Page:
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Tuesday, December 27, 2011

Finding Resources for Healthy, Active Living in Your Community

By Julia Wacker, MSW, MPH

Julia Wacker, MSW, MPH is the Director of Community Outreach for the Healthy Lifestyles Program at Duke University. The program focuses on empowering kids and families with the skills and knowledge needed to live a life of healthy eating and active lifestyles.

All too often, it can feel like we are living in an environment that promotes unhealthy lifestyles, and the good choices are hard to find. Our children are constantly bombarded with media messages pushing high-calorie yet nutrient-poor foods. Our schools and workplaces are too far from where we live, and incorporating that one hour of recommended physical activity a day – or even ten minutes – can seem undoable. Yet, despite this, there are programs and resources out there working hard to make living healthier lifestyles easier for the typical American family. And you don’t need an expensive gym membership or time and space to grow all your own vegetables in your backyard. Check out the following resources in your community. All of them are low-cost, free, or offer scholarships for families demonstrating financial need.

YMCAs/ YWCAs are available throughout the United States. Many offer comprehensive wellness programs (aquatics, aerobics, weight training, group fitness, even nutrition) and typically cost less than other private gyms. Most offer family focused programs and/or on-site childcare as well as summer programs for children.

We may take City Parks and Recreation Departments for granted, but they often offer a wealth of great resources to get families active. Most city parks departments offer very low-cost athletic and group fitness programs, as well as specialized programs for youth with disabilities and non-English speakers. In addition to sports programs and wellness classes for all levels, parks departments usually publish maps of local trails, open spaces, and playgrounds.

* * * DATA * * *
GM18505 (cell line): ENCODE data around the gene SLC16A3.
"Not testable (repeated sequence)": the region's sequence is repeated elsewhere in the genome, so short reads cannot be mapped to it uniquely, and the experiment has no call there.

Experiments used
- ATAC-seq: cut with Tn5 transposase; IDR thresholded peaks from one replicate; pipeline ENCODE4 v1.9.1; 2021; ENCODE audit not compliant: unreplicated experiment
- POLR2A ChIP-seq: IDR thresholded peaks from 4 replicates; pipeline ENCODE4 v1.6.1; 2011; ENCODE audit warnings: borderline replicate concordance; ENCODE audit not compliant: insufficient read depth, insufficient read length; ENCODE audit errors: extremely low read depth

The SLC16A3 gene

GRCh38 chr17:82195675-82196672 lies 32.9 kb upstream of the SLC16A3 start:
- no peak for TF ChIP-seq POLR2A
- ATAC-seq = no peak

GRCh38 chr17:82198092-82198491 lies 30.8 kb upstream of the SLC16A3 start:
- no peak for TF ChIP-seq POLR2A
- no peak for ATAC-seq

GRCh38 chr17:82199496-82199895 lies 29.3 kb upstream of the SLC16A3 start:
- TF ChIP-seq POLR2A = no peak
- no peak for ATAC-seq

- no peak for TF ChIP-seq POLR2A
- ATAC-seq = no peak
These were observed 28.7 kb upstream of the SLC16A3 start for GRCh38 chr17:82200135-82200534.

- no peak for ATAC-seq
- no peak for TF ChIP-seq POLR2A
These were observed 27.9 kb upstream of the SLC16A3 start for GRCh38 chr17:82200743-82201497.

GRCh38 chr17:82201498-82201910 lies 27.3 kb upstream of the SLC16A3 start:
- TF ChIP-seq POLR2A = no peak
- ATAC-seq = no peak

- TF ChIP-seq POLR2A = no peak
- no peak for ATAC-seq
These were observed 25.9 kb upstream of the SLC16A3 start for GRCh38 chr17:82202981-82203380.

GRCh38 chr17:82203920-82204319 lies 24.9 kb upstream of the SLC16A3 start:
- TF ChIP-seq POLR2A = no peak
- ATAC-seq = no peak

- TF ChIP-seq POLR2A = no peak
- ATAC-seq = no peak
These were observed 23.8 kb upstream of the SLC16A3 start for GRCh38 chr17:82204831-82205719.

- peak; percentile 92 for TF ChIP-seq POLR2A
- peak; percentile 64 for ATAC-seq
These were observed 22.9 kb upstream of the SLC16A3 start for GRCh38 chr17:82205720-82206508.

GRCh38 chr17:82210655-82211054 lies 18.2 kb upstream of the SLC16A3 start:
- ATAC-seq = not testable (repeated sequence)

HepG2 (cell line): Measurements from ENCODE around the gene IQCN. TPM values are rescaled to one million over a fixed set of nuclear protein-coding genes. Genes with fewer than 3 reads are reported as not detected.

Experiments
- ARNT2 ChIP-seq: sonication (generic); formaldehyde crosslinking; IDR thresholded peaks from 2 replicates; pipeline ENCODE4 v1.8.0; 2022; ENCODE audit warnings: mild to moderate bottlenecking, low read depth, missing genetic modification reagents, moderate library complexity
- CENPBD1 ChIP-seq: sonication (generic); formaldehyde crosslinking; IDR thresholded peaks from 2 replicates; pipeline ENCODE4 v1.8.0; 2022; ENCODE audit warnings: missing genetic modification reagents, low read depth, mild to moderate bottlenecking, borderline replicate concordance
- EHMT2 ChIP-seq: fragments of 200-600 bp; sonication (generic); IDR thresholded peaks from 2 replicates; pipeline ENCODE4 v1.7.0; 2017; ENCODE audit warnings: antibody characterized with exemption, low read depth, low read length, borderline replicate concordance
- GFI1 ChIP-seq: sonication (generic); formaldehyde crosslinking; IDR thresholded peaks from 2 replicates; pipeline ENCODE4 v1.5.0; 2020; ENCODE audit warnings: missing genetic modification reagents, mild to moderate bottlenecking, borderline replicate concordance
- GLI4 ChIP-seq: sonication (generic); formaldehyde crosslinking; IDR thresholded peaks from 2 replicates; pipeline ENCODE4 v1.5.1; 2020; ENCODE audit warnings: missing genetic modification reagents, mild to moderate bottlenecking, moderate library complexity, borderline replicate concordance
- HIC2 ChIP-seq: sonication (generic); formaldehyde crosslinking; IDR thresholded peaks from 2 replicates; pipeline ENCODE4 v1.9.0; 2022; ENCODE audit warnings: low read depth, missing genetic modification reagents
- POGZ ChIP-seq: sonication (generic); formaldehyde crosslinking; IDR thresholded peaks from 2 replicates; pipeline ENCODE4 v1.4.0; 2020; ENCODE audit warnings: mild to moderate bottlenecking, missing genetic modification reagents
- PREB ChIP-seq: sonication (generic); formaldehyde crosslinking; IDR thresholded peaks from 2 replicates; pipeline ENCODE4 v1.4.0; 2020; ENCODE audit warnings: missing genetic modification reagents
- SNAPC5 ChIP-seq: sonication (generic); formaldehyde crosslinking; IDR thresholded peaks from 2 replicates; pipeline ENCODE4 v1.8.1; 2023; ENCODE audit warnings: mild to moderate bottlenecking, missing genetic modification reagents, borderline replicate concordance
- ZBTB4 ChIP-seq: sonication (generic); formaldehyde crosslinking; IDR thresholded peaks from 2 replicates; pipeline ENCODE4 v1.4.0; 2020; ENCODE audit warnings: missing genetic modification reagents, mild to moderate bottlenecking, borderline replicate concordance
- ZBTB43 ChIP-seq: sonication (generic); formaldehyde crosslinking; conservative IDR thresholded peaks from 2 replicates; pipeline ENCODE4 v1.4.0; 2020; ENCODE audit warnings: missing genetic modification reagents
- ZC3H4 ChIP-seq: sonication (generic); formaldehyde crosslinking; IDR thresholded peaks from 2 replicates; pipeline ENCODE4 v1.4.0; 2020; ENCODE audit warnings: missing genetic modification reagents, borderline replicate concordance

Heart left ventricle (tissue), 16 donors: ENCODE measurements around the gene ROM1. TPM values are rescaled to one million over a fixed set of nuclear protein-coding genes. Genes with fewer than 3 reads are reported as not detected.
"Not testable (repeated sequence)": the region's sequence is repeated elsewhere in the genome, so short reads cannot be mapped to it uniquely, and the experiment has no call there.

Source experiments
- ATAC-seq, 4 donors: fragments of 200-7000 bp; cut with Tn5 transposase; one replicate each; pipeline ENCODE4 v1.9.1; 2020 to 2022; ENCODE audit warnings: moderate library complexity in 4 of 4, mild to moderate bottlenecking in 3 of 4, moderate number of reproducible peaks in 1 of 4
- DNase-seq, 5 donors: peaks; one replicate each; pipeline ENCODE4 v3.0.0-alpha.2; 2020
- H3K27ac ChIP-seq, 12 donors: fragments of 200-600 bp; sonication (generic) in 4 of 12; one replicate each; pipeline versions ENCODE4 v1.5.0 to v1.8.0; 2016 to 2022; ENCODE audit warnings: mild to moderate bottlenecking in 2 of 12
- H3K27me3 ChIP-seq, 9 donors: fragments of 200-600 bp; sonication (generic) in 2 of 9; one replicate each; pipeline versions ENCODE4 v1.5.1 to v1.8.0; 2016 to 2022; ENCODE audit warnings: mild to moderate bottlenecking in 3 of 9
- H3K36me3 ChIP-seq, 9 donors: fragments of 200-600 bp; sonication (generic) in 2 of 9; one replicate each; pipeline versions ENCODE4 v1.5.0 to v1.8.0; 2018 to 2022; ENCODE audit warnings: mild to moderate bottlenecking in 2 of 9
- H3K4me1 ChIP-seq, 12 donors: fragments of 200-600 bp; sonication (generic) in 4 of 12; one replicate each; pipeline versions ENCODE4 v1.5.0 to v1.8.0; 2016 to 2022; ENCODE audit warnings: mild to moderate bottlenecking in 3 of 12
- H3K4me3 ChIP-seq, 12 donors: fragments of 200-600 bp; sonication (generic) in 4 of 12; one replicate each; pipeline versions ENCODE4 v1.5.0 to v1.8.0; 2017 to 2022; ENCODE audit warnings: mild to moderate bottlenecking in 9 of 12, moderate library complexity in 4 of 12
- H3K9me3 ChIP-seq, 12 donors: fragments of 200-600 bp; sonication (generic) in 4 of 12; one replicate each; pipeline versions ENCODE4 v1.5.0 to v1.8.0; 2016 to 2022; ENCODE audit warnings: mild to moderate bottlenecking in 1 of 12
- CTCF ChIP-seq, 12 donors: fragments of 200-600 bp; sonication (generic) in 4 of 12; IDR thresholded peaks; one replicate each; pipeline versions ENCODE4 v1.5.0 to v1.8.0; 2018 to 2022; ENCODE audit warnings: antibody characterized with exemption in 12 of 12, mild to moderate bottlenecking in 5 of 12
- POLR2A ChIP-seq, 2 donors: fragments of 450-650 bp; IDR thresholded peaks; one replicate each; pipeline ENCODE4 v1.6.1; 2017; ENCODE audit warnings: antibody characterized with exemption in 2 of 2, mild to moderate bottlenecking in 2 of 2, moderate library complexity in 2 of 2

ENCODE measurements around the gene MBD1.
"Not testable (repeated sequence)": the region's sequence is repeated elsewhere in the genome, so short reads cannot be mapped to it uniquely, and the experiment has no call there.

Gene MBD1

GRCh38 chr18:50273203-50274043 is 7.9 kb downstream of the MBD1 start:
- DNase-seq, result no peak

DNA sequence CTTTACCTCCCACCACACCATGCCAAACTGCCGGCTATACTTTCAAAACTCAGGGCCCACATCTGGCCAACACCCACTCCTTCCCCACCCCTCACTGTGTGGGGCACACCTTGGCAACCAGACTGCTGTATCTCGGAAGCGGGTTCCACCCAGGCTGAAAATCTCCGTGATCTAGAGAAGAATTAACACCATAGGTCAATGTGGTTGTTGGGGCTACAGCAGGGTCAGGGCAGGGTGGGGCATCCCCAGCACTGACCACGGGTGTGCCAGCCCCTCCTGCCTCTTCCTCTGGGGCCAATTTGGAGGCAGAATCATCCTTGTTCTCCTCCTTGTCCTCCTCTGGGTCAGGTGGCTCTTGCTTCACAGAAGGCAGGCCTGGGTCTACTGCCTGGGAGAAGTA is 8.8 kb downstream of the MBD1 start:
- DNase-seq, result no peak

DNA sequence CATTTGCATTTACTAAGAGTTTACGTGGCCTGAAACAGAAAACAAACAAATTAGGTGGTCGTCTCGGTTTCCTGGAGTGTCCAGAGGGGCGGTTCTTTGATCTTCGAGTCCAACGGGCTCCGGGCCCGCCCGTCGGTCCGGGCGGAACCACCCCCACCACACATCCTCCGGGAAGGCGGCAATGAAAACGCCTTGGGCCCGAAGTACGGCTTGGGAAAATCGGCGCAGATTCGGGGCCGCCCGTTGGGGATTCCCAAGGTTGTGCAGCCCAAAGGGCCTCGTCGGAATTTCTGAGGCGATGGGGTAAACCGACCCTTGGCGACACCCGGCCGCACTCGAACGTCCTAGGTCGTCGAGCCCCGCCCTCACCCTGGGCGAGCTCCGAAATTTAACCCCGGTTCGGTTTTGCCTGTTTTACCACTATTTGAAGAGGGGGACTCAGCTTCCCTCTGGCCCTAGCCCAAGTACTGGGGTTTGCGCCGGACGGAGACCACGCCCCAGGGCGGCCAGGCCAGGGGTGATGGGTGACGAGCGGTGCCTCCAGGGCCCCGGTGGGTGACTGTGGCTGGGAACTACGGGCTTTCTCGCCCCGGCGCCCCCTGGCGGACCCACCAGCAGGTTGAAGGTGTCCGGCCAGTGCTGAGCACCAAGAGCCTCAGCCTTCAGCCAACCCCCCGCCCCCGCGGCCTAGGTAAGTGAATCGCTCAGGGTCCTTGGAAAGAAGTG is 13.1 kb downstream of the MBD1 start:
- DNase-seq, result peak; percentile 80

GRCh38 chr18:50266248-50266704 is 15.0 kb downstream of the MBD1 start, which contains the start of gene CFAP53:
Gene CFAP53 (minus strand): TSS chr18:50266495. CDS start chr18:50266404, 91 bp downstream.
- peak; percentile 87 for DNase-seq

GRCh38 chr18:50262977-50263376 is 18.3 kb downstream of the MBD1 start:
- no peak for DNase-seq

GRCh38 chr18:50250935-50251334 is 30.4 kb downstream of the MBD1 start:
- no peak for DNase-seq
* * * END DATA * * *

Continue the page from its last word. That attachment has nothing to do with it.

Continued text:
Boys and Girls Club of America and other youth mentorship programs are another great option to get young people moving. Many of these mentorship programs are now encouraging their young adult volunteer mentors to keep their mentees active for their time spent together. Playing basketball with a respected and admired mentor – what a great way to motivate a young person to be active!

Girls on the Run and Girls on Track is a national character development program for pre-teen girls. Volunteer coaches incorporate physical activity into lesson plans that tackle tough issues for this age group, such as body image, self-esteem, and kindness to yourself and others.

Finally, be sure to check out Michelle Obama’s Lets Move! campaign website at www.letsmove.gov to find up-to-date listings of playgrounds, parks, outdoor events and nutrition resources near you.

Posted by: WebMD Blogs at 12:52 pm

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